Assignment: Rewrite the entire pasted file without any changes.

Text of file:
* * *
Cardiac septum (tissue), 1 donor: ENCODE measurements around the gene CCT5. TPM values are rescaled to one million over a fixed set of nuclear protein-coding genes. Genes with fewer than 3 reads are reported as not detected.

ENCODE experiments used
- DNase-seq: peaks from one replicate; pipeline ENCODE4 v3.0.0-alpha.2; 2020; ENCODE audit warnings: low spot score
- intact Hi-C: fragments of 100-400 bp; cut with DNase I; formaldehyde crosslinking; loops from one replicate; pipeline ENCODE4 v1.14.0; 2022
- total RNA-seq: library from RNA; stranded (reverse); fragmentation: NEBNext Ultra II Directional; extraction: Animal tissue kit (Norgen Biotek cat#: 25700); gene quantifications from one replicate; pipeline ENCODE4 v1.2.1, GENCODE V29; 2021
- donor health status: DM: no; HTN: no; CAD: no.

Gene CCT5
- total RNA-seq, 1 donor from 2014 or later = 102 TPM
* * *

Cardiac septum (tissue), 1 donor: ENCODE measurements around the gene CCT5. TPM values are rescaled to one million over a fixed set of nuclear protein-coding genes. Genes with fewer than 3 reads are reported as not detected.

ENCODE experiments used
- DNase-seq: peaks from one replicate; pipeline ENCODE4 v3.0.0-alpha.2; 2020; ENCODE audit warnings: low spot score
- intact Hi-C: fragments of 100-400 bp; cut with DNase I; formaldehyde crosslinking; loops from one replicate; pipeline ENCODE4 v1.14.0; 2022
- total RNA-seq: library from RNA; stranded (reverse); fragmentation: NEBNext Ultra II Directional; extraction: Animal tissue kit (Norgen Biotek cat#: 25700); gene quantifications from one replicate; pipeline ENCODE4 v1.2.1, GENCODE V29; 2021
- donor health status: DM: no; HTN: no; CAD: no.

Gene CCT5
- total RNA-seq, 1 donor from 2014 or later = 102 TPM